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Home Health Aides Career Video

Description: Monitor the health status of an individual with disabilities or illness, and address their health-related needs, such as changing bandages, dressing wounds, or administering medication. Work is performed under the direction of offsite or intermittent onsite licensed nursing staff. Provide assistance with routine healthcare tasks or activities of daily living, such as feeding, bathing, toileting, or ambulation. May also help with tasks such as preparing meals, doing light housekeeping, and doing laundry depending on the patient's abilities.

Video Transcript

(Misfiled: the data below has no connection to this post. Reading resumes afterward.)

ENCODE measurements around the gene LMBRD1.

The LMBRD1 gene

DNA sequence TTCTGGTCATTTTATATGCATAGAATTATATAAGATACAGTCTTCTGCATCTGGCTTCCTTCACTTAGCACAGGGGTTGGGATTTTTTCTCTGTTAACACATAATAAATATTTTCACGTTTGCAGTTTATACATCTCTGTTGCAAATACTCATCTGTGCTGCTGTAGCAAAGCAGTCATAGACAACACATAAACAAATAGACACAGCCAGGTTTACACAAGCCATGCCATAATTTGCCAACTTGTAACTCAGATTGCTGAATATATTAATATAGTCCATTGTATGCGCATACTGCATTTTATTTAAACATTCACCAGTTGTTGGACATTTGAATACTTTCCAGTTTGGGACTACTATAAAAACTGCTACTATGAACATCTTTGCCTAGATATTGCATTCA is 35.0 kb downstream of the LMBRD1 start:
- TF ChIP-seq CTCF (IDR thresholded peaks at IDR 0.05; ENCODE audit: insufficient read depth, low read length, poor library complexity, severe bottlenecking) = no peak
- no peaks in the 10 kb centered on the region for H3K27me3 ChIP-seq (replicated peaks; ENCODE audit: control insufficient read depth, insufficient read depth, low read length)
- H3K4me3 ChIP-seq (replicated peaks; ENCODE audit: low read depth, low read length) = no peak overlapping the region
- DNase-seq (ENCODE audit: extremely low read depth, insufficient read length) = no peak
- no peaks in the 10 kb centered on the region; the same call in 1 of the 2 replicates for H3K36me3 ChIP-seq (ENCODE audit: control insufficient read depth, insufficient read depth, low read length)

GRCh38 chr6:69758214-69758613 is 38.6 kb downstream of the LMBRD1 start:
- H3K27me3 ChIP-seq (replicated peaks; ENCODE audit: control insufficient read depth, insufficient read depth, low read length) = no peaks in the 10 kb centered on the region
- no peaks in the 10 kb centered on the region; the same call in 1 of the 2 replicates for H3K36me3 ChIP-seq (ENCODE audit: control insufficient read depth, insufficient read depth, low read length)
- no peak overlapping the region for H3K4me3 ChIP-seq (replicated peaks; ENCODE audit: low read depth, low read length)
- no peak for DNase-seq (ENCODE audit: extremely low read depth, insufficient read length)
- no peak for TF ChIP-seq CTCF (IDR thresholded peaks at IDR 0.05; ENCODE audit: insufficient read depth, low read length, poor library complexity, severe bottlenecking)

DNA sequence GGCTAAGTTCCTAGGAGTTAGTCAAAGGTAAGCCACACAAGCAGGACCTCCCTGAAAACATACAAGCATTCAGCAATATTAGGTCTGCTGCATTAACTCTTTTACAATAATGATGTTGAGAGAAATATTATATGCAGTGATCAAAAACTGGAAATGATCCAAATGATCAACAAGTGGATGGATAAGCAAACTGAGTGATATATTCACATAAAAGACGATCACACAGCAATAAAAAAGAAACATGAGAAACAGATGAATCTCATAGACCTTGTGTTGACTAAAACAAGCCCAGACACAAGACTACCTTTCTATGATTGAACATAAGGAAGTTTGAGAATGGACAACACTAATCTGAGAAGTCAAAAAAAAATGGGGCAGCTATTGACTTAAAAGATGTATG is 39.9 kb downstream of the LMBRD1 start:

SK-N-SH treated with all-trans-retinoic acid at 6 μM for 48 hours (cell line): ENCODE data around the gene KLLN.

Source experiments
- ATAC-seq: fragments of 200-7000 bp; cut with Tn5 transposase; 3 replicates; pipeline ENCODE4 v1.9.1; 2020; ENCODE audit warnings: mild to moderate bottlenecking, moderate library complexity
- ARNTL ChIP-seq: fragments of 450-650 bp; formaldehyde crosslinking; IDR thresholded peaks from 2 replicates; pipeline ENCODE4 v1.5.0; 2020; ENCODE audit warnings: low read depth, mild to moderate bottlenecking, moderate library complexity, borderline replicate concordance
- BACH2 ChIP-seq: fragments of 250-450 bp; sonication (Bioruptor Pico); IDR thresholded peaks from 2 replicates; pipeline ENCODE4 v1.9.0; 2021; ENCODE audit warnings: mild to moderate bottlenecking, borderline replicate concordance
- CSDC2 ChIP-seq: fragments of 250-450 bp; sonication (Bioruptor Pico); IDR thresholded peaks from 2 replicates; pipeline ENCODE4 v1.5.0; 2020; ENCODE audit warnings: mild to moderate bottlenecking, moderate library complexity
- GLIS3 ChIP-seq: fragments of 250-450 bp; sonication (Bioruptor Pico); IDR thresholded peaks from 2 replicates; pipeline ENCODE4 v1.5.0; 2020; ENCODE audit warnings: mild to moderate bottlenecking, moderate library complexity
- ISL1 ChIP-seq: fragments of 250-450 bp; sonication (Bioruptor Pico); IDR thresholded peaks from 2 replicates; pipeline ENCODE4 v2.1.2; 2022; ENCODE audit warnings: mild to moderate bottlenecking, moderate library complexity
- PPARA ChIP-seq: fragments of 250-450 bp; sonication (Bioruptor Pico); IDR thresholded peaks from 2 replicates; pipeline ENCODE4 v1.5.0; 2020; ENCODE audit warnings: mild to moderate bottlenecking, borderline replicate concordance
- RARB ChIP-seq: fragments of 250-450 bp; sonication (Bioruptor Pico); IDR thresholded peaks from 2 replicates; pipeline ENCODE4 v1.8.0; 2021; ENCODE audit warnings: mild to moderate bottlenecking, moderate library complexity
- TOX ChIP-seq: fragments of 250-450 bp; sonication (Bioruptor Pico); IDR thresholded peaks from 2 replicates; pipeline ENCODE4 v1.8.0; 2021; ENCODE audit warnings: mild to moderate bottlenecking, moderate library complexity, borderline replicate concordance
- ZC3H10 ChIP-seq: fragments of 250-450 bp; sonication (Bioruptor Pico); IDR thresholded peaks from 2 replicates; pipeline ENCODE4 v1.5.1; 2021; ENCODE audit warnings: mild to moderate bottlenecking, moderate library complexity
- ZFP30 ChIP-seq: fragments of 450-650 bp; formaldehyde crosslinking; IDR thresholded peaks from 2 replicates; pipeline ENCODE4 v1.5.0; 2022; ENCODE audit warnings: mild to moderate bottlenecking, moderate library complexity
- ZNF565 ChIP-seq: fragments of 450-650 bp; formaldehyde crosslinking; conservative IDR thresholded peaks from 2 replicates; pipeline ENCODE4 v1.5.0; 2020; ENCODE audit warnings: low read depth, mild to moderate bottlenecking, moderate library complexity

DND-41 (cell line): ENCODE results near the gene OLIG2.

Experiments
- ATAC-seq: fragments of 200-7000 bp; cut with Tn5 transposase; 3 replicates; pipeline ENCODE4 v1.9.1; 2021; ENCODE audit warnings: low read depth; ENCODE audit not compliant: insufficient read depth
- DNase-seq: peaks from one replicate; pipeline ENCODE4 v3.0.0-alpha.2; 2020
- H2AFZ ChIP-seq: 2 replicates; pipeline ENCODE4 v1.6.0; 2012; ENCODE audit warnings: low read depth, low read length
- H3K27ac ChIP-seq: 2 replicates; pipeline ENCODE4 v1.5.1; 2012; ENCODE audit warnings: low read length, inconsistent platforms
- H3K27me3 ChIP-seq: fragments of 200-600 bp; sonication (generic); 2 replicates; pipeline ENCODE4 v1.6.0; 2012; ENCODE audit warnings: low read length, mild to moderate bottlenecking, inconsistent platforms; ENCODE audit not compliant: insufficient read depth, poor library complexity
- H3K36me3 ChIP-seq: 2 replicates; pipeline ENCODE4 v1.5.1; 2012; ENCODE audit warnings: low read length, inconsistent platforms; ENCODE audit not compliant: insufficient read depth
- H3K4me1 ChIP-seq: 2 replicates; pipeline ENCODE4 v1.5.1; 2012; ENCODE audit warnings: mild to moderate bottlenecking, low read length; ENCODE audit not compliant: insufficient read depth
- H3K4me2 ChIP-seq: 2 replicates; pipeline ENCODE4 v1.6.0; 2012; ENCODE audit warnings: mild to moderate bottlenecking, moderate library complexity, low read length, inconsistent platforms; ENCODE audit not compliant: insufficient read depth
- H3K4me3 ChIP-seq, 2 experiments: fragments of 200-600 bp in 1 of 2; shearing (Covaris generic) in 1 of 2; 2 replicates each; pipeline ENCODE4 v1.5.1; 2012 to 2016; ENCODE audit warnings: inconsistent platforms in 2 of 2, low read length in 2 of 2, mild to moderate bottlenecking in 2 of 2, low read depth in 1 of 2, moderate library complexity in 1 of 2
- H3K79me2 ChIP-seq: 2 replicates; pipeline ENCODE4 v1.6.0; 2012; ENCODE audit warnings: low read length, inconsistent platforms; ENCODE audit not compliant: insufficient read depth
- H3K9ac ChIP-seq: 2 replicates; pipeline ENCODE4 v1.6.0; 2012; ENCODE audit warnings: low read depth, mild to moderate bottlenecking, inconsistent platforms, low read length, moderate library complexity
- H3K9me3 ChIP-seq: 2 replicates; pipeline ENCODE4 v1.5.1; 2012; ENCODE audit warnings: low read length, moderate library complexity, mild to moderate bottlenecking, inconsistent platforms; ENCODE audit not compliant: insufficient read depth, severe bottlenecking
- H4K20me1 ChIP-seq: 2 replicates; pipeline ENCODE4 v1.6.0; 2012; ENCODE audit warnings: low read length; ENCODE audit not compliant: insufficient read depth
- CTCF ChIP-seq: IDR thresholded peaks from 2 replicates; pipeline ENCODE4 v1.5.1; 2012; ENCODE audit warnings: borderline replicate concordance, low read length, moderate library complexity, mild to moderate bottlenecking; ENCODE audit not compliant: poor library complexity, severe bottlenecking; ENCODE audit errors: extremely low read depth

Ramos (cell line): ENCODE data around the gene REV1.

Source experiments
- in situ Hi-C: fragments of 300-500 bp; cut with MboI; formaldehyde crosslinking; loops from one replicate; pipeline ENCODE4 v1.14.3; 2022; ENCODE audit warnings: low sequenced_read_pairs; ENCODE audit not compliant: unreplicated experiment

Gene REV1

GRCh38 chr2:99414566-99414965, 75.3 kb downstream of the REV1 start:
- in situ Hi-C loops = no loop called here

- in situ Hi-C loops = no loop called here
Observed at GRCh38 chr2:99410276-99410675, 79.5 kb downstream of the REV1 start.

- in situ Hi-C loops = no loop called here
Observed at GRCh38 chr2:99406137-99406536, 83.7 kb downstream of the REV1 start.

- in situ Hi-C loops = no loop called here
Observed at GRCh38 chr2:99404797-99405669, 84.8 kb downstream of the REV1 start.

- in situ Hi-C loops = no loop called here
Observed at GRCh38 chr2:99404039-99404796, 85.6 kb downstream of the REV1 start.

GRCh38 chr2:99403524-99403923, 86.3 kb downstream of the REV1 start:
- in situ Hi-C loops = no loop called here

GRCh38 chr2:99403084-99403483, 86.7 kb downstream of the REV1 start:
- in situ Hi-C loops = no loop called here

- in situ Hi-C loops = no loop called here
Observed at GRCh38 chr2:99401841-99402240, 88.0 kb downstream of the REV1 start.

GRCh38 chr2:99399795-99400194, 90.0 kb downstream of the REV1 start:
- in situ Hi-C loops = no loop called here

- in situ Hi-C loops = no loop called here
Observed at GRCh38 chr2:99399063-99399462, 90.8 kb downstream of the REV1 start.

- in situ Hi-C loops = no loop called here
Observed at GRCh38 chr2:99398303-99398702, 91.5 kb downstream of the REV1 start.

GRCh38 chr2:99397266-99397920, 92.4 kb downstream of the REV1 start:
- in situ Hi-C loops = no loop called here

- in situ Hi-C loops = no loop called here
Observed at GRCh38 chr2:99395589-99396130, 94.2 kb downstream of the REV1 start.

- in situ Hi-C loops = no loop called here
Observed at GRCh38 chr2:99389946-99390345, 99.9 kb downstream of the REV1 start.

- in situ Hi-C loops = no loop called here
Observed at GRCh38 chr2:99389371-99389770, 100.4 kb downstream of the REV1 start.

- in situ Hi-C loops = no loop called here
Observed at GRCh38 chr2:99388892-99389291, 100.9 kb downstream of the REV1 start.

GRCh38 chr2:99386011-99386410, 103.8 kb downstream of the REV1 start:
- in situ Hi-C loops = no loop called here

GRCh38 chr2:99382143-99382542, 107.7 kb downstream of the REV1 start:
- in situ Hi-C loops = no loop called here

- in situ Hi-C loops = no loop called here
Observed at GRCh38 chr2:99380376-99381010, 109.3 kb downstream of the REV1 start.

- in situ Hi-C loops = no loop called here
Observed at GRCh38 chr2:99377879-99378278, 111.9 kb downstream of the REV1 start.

Home health aides make a major difference in the lives of their clients— providing essential health care that their families may not be able to offer. Home health aides help the elderly… people with disabilities… and those recovering from illness… with basic healthcare tasks such as changing dressings and administering medications. They monitor their clients’ health and report changes in status to licensed nursing staff, who direct their work. Home health aides may also help with routine tasks like feeding, bathing and dressing… and, depending on their clients’ needs, may assist with other personal care such as light housekeeping and meal preparation. Most home health aides work in clients’ homes, but they may also work in small group homes, hospice care, and adult day care facilities. Some home health aides see the same client daily for years, while others work with new clients often. Although there is no formal education requirement, most home health aides have a high school diploma. Jobs in certified home health or hospice agencies require formal training and certification. Additional certification requirements vary from state to state. While this career can be emotionally and physically demanding—clients… and their families… rely on the skills and integrity of home health aides.